My mother, who died at 83, suffered from dementia in her last year or two. Only forty-seven when my father died of cancer, and still full of vitality, she finally met a fellow named Ted. Ted gave her many years of companionship until an illness forced me to move mom from Buffalo, our hometown, to Philadelphia, where I worked.
Ted died in Buffalo about a year before mom died in Philadelphia. When his family called to tell me of his death, I felt I had to find a way to break the news to mom even though by then her dementia left her unable or, I sometimes thought, unwilling, to acknowledge anything I said to her, even by nodding her head.
I began by asking my mom if she remembered Ted and, as usual, received not a look or a word that indicated she understood what I had said. So I repeated my question and, once again, nothing. Her lunch, almost none of it eaten, still sat on a tray table next to her armchair, and something possessed me to move the table and tray aside and take both her hands in mine as gently as I could. Looking as straight at her as I ever had, I asked mom once again, this time with a special softness, if she remembered Ted. And while once again she gave no sign of hearing me, I thought I saw something in her eyes that flickered recognition. So I repeated my question again, and as I did the tears began falling down her cheeks. My few softened words had apparently gotten through to her, and we looked at each other with as much affection, I think, as we ever had, or ever would, even though (or perhaps because) our “conversation” was about somebody else. But it was less my few words, I think, that started up her tears than the feel of my hands in hers and hers in mine.
Our week in Istanbul ended with a boat tour of the Bosporus. The second photo is of a smaller mosque on shore, smaller because lacking the many minarets of the larger mosques. The third photo is of a suspension bridge across the Bosporus and the fourth of some lovely people on board from the Republic of Ireland with whom we had a spirited conversation-filled lunch.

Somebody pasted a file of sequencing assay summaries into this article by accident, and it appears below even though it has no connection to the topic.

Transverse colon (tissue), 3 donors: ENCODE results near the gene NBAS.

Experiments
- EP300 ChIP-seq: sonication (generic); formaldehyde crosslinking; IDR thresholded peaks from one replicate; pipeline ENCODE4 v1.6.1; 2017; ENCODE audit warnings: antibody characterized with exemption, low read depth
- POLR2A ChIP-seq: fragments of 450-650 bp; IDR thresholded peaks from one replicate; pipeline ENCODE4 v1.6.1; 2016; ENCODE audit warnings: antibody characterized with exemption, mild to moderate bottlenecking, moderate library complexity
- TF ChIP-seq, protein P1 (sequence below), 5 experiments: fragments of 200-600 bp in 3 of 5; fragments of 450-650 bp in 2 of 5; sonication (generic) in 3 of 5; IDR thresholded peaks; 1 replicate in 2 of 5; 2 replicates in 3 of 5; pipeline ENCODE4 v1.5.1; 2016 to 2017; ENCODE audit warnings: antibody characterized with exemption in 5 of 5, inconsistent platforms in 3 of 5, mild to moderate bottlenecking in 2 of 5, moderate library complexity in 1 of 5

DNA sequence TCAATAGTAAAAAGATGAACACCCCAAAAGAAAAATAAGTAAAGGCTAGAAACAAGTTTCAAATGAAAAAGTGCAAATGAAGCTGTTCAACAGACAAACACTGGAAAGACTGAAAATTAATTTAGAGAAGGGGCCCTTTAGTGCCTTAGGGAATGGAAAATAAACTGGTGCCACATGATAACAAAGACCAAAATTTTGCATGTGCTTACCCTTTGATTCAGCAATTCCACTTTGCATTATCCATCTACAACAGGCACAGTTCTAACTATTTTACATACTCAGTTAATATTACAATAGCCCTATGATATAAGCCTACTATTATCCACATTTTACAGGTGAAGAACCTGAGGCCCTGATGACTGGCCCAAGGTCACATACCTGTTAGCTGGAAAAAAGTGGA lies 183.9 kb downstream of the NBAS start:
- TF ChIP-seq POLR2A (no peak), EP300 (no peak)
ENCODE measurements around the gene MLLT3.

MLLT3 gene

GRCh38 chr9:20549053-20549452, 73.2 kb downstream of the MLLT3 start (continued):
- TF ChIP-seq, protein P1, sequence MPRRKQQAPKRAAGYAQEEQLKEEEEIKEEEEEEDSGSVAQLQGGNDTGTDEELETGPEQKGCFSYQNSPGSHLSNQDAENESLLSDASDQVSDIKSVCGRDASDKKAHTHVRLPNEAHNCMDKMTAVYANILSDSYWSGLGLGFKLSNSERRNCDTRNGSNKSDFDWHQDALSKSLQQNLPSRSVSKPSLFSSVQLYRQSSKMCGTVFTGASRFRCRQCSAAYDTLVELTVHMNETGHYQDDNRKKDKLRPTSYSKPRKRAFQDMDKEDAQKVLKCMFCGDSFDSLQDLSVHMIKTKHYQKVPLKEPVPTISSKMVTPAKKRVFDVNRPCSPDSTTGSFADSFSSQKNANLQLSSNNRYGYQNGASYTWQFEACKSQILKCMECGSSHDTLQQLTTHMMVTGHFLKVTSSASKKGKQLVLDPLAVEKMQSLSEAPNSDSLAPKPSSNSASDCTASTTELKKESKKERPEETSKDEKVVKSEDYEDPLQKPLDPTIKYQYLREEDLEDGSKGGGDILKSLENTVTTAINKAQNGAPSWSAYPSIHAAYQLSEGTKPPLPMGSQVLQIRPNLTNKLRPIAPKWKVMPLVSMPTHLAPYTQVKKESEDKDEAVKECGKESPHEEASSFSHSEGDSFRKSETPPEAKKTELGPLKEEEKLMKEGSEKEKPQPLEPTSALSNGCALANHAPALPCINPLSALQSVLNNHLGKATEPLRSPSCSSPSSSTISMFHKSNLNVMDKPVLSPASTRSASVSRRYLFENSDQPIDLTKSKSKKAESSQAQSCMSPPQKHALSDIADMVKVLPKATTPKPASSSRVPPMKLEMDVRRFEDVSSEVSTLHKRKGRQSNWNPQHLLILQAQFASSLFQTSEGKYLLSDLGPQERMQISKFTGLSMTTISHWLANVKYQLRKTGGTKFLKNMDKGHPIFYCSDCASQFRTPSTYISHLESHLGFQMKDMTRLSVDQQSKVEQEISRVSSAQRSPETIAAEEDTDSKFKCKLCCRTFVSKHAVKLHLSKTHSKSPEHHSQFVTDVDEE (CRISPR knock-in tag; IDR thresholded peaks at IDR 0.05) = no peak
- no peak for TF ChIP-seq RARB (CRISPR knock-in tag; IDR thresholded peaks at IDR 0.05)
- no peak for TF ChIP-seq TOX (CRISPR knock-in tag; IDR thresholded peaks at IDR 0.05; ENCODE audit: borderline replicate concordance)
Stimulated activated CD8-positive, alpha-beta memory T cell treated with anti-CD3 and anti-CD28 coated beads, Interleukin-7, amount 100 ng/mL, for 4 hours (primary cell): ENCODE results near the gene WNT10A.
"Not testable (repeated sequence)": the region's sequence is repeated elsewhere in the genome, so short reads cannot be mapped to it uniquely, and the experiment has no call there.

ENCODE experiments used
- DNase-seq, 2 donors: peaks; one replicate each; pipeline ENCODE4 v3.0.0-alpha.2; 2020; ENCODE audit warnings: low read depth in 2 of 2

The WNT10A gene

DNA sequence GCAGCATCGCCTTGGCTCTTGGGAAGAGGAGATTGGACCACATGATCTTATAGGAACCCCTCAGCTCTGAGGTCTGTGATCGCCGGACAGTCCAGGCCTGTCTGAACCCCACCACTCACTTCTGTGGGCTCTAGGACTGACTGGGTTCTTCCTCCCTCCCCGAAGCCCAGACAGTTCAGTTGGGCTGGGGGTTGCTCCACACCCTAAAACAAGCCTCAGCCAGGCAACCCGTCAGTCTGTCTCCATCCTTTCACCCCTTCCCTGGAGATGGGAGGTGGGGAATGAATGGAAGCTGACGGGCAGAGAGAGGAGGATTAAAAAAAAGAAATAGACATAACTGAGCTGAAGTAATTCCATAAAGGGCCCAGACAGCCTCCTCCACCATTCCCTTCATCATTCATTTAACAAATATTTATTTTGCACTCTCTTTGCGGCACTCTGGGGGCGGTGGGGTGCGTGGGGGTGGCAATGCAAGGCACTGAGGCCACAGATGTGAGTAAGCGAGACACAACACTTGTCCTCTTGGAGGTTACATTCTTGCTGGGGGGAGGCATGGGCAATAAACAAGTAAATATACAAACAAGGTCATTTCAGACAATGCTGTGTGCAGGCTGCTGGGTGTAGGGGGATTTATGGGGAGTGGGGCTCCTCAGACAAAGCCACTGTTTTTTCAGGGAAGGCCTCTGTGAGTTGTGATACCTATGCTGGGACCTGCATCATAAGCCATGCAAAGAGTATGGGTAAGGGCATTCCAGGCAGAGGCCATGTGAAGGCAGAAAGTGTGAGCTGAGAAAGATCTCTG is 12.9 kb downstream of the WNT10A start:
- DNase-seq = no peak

There are three photos below, the first of Mary with a buddy she made, the last two of a delicious fish dinner we enjoyed at the end of our trip, accompanied by the inevitable Efes glasses of beer we had been enjoying since we arrived in Istanbul. Happy 2020!
This is a not-to-miss site. Constructed in and around 1660, it is also named the Egyptian eyalet, “eyalet” referring to a province or district within the Ottoman Empire that was a source of building funds. The Misir Carsisi, or Spice Bazaar, is a huge covered shopping complex of some 85 stores featuring spices to be sure, but as you can see in the photos below, all sorts of goodies (tea and the variously made cubes of sticky jellies known as Turkish delights).
It is possible so to identify Istanbul with Islam that the city’s eagerness to appeal to Western style tastes (European and American especially) goes unrecognized. But here we are enjoying a delicious food combination at a hotel other than ours.
Turkish carpets have been famous for their quality for centuries. So it was a pleasure to have our tour bus stop to examine some, especially since a few on our tour looked interested in buying one and having it waiting for them at their door when they arrived home. Needless to say, we were not among those buyers. Neither were the two sitting near the salesman on your left.
The first photo is of a ceiling mosaic depicting in the center the Virgin Mary with the Christ Child: on the left side as you look at it is a model of Constantine with his new city of Constantinople and on the right Constantine with a model of his new Church.
The above photo and the one after it record the existence of Hagia Sophia in the heyday of the 6th-century Roman Emperor Justinian.
The above photo, as you can see, records a 9th century mosaic panel of the Archangel Gabriel and the last one a dateless marking of the place in the Hagia Sophia where emperors were crowned.
Taken together these photos speak to me, along with the wonders of Byzantine art in the first one, an excessive partnership between Church and State during the Byzantine period. That situation has persisted in many places and is by no means confined to Eastern Orthodox, Roman Catholic, and Islamic religions.
The Hagia Sophia (Church of the Holy Wisdom of God, or the Logos, or the Second Person of the Holy Trinity) stands close to the Blue Mosque and together the two represent the two great religions of Istanbul: Christianity and Islam. The Hagia Sophia dates from the time of the Roman Emperor Constantine (360 AD), was turned into a mosque in 1453, and then, in 1931, a museum. It stood for over a thousand years therefore as a Christian Church, more specifically a Cathedral of the Eastern Orthodox Christian Church, famous for its interior Byzantine art and its architecture. Even now one is struck by the contrast between the frank humanity of the interior art, mosaics mostly, and the colorful abstractions of the interior of the Blue Mosque.
An Ottoman mosque from the 15th to the 20th century, the Hagia Sophia was converted into a museum in 1931 by Ataturk, the President of the secular Republic of Turkey. It stands now simultaneously as a moving reminder of the earlier stages of institutionalized Christianity and a popular tourist attraction.